If you want to go to the beach, but the Tulum Ruins beaches are closed, then there are other Tulum public beaches anyone can enjoy.
Important: Tulum Ruins Parking (Updated 2022)
This is where things got interesting.
We tried twice to enter the site after going to the wrong entry area on our first attempt. I’ve included a Google Maps screenshot below to show you the correct entry if you’re driving.
Don’t drive down the road that runs along the coast. Yes, people do park there, but I don’t recommend it. They pay hotel parking attendants to use street parking along this road, but it’s unclear if it’s legal to park there or if you can be towed by the Tulum police for that.
Instead, you want to drive down the main highway near downtown and turn right into the ruin site (if you’re coming from downtown Tulum). Once you arrive, people will try to flag down your car and sell tours or parking. You don’t have to go with them if you prefer to DIY.
When this happened to us, we thought we had to stop and were pitched an expensive tour that I wouldn’t consider worth the money after doing a normal self-guided visit to the ruins. If you’re interested in a Tulum Ruins tour combined with a boat ride and beach access, go for it! We had an afternoon at the pool to look forward to, so this wasn’t a good fit for us.
Tulum Ruins Parking Fees: A Mystery
We went with private parking on this same road, basically across from the one on the map. There’s a big blue sign on the right that says “Estacionamiento” in white letters.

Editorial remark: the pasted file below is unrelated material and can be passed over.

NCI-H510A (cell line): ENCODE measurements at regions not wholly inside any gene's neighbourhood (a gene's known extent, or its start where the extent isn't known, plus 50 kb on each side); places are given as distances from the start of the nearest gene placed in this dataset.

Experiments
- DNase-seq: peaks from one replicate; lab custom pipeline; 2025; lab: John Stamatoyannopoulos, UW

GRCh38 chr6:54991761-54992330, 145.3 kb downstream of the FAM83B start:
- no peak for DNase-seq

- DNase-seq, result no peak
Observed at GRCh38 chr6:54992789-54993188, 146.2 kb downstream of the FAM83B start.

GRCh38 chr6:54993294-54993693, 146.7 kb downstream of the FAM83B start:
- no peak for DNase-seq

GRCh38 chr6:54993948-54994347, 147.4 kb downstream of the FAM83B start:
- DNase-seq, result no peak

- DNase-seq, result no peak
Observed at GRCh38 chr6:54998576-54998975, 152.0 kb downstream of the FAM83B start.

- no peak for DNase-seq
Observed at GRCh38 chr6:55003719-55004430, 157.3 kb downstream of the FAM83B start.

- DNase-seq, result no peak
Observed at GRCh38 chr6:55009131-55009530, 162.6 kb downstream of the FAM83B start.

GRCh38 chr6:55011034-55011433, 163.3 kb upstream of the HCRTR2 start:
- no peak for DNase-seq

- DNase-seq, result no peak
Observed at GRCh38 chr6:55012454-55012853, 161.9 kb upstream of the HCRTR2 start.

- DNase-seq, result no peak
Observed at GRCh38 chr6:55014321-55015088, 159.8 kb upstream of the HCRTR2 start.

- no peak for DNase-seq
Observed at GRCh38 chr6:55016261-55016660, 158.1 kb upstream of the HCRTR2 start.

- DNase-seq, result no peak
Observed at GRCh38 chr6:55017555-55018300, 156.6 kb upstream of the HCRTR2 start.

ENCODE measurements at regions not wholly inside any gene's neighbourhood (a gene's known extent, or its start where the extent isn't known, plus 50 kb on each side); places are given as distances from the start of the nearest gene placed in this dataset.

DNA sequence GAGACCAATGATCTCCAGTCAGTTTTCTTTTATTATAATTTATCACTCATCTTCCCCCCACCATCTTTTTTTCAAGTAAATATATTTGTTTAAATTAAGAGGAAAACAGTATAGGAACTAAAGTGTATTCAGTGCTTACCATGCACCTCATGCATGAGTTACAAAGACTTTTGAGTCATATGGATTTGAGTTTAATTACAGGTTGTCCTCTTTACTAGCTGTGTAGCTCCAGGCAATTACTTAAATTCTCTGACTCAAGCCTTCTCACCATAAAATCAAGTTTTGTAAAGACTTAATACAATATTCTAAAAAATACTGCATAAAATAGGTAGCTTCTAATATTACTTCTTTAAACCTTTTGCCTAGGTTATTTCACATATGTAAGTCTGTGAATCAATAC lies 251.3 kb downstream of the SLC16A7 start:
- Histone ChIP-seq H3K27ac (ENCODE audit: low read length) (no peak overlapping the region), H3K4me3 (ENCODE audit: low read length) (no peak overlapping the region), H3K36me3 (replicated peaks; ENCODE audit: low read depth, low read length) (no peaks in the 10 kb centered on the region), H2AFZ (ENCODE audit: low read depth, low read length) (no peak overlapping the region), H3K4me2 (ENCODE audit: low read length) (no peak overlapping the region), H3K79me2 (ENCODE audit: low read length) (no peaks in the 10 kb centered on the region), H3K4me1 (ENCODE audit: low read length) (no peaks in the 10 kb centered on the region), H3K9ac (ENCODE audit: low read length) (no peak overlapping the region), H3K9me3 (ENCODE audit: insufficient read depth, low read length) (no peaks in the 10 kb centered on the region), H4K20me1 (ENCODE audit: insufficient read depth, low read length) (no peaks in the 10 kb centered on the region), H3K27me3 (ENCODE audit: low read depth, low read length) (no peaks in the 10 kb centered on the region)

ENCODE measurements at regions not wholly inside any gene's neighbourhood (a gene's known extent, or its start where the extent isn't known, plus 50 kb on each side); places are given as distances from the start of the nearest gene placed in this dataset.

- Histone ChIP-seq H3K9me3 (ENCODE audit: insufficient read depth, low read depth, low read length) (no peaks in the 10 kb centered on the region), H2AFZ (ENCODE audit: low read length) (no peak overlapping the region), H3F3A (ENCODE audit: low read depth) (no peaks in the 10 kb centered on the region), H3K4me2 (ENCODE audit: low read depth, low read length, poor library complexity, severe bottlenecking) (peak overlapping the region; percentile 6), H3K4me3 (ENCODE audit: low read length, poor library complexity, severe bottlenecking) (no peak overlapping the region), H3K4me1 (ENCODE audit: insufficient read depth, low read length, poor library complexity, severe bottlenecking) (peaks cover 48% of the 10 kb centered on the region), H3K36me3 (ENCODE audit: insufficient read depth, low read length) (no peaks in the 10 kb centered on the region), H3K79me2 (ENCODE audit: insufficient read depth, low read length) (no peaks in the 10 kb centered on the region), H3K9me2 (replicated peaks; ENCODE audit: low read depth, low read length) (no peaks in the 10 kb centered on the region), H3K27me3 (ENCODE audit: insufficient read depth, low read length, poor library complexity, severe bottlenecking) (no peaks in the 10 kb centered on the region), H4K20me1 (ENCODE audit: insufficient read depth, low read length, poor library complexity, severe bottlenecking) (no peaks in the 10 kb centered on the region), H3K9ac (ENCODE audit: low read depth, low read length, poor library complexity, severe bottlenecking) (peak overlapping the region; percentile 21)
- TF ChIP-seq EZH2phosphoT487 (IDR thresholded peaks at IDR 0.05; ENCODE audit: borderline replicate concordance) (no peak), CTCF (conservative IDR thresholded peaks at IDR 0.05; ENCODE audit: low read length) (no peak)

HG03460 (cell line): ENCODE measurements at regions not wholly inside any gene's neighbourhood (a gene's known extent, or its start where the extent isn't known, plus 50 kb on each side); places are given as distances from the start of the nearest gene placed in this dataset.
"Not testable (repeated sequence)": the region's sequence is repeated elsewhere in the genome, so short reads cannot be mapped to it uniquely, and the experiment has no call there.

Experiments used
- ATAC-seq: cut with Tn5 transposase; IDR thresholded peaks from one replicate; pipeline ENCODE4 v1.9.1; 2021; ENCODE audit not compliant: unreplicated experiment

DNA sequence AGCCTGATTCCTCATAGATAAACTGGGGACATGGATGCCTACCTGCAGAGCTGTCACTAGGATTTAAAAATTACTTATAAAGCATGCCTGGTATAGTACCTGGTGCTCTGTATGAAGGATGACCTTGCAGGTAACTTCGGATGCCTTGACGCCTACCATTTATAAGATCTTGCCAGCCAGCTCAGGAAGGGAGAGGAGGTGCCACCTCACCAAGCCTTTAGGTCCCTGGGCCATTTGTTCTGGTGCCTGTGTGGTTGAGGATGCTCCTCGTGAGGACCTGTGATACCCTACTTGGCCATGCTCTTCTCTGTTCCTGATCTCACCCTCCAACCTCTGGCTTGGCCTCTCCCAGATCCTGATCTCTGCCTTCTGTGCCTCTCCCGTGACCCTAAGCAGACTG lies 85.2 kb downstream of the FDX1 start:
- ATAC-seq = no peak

Parking is not free, and is cash only. I recommend to bring at least 100 pesos, maybe 200 just to be covered. Use small bills. The rates vary so much that anything other than a ballpark figure here would be unhelpful, honestly.
After parking, it’s a 10-15 minute walk to the ticket booth. Our parking attendant also tried to sell us a tour, but we weren’t interested. She did give a helpful quick overview of the ruins for free (they all do this as a prologue to sell their tour to you). That was interesting, and she was nice. She did tell us that there was an hour wait because of long lines, which was untrue. We didn’t wait at all, but maybe the lines do get long at peak visiting hours.
Reflections on Visiting the Tulum Ruins
As we strolled through the unforgiving tropical sun in the heat of the day, we talked about our lives so far, how much had changed since we went to Thailand together in January 2020, and where we were headed. Val and I have been friends since 2003, when we met at church as little girls. We’ve been through many phases of life together with more to come.
During our visit, I wondered how many people walked these paths before us. Not only at the ruins, but in life as well. It seems the entire world has been at a crossroads for the past two years. In a place that represents cross-cultural movement, it’s only fitting that people from all around the world have descended on this site to walk through history. Moments like these stay with me.
After a couple more days in Tulum, we left the Yucatan Peninsula in search of adventure in Oaxaca. What happens next is my favorite of the trip. Keep reading, and you’ll find out why.
Read more Mexico travel guides:
- Mexico Travel Guide: Culture, History, and Cuisine
- Chichen Itza Day Trip and Ik Kil Cenote Without a Tour
- 5 Tulum Vegan Restaurants You’ll Love
- Oaxaca Travel Guide
- Oaxaca Vegan Guide
- Mexico City Travel Guide
- Mexico City Vegan Guide
- Lonely Planet Mexico (2022 edition)